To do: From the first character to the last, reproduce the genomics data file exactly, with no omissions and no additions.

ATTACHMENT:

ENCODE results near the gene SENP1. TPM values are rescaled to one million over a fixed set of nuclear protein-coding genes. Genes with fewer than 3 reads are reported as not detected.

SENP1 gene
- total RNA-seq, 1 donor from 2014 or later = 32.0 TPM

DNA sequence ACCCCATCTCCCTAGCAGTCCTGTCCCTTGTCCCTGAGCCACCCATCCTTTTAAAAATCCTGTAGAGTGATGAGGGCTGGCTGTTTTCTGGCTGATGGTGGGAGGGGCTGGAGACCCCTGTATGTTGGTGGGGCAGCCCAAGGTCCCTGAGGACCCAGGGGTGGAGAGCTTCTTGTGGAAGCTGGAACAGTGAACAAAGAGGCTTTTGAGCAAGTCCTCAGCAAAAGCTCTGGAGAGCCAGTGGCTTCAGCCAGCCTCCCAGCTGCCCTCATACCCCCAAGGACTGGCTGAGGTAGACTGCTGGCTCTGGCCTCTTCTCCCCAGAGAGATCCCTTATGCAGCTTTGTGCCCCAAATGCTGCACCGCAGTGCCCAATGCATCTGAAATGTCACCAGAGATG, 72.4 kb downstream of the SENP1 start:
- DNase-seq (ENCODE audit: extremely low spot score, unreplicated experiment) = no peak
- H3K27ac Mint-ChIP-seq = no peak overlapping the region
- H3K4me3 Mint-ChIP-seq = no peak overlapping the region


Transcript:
ENCODE results near the gene SENP1. TPM values are rescaled to one million over a fixed set of nuclear protein-coding genes. Genes with fewer than 3 reads are reported as not detected.

SENP1 gene
- total RNA-seq, 1 donor from 2014 or later = 32.0 TPM

DNA sequence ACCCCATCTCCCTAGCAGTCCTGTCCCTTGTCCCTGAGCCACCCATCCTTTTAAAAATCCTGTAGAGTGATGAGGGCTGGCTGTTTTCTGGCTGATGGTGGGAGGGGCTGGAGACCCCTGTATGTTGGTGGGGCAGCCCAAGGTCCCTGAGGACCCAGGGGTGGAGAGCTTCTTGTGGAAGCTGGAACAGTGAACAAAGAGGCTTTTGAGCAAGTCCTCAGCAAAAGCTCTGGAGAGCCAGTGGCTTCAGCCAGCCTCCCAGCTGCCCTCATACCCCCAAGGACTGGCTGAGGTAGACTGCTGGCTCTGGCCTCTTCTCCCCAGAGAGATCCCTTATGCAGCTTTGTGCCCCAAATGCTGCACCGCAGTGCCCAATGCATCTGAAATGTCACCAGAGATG, 72.4 kb downstream of the SENP1 start:
- DNase-seq (ENCODE audit: extremely low spot score, unreplicated experiment) = no peak
- H3K27ac Mint-ChIP-seq = no peak overlapping the region
- H3K4me3 Mint-ChIP-seq = no peak overlapping the region